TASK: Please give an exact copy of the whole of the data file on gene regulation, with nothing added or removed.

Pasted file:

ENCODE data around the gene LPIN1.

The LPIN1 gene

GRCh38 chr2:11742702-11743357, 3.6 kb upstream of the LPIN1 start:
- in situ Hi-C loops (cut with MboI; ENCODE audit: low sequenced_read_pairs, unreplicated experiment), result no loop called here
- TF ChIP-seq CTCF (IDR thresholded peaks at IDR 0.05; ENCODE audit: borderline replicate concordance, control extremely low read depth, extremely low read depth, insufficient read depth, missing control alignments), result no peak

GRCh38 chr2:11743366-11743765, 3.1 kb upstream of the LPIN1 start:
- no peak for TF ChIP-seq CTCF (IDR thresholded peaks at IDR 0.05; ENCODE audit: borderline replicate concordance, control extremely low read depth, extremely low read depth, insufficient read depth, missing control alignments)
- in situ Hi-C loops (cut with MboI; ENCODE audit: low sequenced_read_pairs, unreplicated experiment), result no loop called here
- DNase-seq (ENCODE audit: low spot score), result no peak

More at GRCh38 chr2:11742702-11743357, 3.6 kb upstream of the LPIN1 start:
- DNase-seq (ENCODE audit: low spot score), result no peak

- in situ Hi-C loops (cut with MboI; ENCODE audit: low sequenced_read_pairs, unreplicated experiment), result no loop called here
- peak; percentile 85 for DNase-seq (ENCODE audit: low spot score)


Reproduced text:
ENCODE data around the gene LPIN1.

The LPIN1 gene

GRCh38 chr2:11742702-11743357, 3.6 kb upstream of the LPIN1 start:
- in situ Hi-C loops (cut with MboI; ENCODE audit: low sequenced_read_pairs, unreplicated experiment), result no loop called here
- TF ChIP-seq CTCF (IDR thresholded peaks at IDR 0.05; ENCODE audit: borderline replicate concordance, control extremely low read depth, extremely low read depth, insufficient read depth, missing control alignments), result no peak

GRCh38 chr2:11743366-11743765, 3.1 kb upstream of the LPIN1 start:
- no peak for TF ChIP-seq CTCF (IDR thresholded peaks at IDR 0.05; ENCODE audit: borderline replicate concordance, control extremely low read depth, extremely low read depth, insufficient read depth, missing control alignments)
- in situ Hi-C loops (cut with MboI; ENCODE audit: low sequenced_read_pairs, unreplicated experiment), result no loop called here
- DNase-seq (ENCODE audit: low spot score), result no peak

More at GRCh38 chr2:11742702-11743357, 3.6 kb upstream of the LPIN1 start:
- DNase-seq (ENCODE audit: low spot score), result no peak

- in situ Hi-C loops (cut with MboI; ENCODE audit: low sequenced_read_pairs, unreplicated experiment), result no loop called here
- peak; percentile 85 for DNase-seq (ENCODE audit: low spot score)